Location: the ground floor and the second floor
NOTE! Its status as a national gallery requires the Ateneum Art Museum to lend its works to other museums in Finland and abroad, and this is one of the reasons why the selection of works on display in Ateneum varies to some extent. At the moment, Vincent van Gogh’s Street in Auvers-sur-Oise (1890) can be seen at the Didrichsen Art Museum in Helsinki.
Stories of Finnish Art illustrates the development of art in Finland from 1809 until the 1970s. At the exhibition, the story of Finnish art is juxtaposed with international developments in art and contemporary social events. On display, side by side, are Finnish and international masterpieces from our collections, such as Le Corbusier’s Two Women (1939), Eero Järnefelt’s Under the Yoke (Burning the Brushwood) (1893), Edvard Munch’s Bathing Men (1907–08) and Hugo Simberg’s The Wounded Angel (1903).
The works on display in the halls of modern art highlight the post-Second World War reconstruction period and the emergent media society. The exhibition features paintings, sculptures and prints by Finnish and foreign artists such as Anitra Lucander, Unto Pusa, Ulla Rantanen, Anita Snellman and Sam Vanni. Prints by foreign artists are exhibited on a regularly changing basis. The exhibition also includes Eino Ruutsalo’s experimental films and advertisements.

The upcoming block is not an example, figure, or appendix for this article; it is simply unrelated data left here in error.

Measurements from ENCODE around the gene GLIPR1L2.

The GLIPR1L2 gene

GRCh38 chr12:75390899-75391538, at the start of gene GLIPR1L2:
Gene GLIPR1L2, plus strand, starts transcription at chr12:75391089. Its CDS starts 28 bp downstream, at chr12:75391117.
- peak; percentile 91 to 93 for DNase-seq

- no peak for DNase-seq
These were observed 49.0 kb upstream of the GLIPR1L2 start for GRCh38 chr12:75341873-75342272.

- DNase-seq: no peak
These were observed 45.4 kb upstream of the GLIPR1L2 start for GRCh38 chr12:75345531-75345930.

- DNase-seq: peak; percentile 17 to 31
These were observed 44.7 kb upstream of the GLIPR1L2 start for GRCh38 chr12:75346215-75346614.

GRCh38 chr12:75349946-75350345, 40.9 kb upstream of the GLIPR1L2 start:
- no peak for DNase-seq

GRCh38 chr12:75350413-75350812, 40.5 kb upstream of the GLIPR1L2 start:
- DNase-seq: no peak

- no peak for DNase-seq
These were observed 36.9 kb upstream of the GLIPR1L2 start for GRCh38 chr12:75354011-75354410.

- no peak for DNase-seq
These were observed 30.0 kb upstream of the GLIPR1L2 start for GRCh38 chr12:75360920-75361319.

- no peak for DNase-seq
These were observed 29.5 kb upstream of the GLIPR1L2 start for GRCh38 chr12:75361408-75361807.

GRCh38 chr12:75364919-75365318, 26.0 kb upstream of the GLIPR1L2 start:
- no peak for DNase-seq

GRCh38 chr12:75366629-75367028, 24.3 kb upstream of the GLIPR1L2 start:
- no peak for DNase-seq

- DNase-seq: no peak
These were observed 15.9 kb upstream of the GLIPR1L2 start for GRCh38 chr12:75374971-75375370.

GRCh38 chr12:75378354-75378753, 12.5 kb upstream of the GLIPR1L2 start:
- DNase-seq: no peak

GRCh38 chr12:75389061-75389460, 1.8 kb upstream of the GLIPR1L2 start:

Guided tours to the exhibition
See events related to the exhibition at the events calendar
Ateneum has produced 13 short films of the most beloved artworks of its collection. Watch the films
Ateneum Art Gate
There is also a virtual version of the main gallery available, which you can check out using your mobile device. Read more
Books related to the exhibition
The exhibition publication, Stories of Finnish Art, contains 16 articles by art experts as well as five short stories based on the collection. They are written by Riikka Ala-Harja, Juha Itkonen, Heidi Köngäs, Sirpa Kähkönen and Matti Rönkä. The book at the webshop